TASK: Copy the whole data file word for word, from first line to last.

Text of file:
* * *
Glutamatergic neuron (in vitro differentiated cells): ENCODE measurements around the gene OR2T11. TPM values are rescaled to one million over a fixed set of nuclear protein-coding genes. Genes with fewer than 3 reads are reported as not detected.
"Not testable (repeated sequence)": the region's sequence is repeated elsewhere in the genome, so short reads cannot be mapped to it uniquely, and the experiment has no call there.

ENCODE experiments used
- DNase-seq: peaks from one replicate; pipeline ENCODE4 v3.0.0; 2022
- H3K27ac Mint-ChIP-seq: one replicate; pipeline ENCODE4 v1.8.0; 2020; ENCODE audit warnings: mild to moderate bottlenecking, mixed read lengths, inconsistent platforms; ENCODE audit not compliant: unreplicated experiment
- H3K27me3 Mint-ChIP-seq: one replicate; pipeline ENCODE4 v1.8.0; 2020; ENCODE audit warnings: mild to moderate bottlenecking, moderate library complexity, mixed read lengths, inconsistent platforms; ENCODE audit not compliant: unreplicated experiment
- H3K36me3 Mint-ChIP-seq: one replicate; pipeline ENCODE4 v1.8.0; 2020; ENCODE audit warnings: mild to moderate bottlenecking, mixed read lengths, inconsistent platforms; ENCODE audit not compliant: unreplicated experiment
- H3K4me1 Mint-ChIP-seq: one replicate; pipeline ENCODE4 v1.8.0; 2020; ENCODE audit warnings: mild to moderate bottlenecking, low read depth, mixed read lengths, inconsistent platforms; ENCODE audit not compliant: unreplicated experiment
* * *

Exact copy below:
Glutamatergic neuron (in vitro differentiated cells): ENCODE measurements around the gene OR2T11. TPM values are rescaled to one million over a fixed set of nuclear protein-coding genes. Genes with fewer than 3 reads are reported as not detected.
"Not testable (repeated sequence)": the region's sequence is repeated elsewhere in the genome, so short reads cannot be mapped to it uniquely, and the experiment has no call there.

ENCODE experiments used
- DNase-seq: peaks from one replicate; pipeline ENCODE4 v3.0.0; 2022
- H3K27ac Mint-ChIP-seq: one replicate; pipeline ENCODE4 v1.8.0; 2020; ENCODE audit warnings: mild to moderate bottlenecking, mixed read lengths, inconsistent platforms; ENCODE audit not compliant: unreplicated experiment
- H3K27me3 Mint-ChIP-seq: one replicate; pipeline ENCODE4 v1.8.0; 2020; ENCODE audit warnings: mild to moderate bottlenecking, moderate library complexity, mixed read lengths, inconsistent platforms; ENCODE audit not compliant: unreplicated experiment
- H3K36me3 Mint-ChIP-seq: one replicate; pipeline ENCODE4 v1.8.0; 2020; ENCODE audit warnings: mild to moderate bottlenecking, mixed read lengths, inconsistent platforms; ENCODE audit not compliant: unreplicated experiment
- H3K4me1 Mint-ChIP-seq: one replicate; pipeline ENCODE4 v1.8.0; 2020; ENCODE audit warnings: mild to moderate bottlenecking, low read depth, mixed read lengths, inconsistent platforms; ENCODE audit not compliant: unreplicated experiment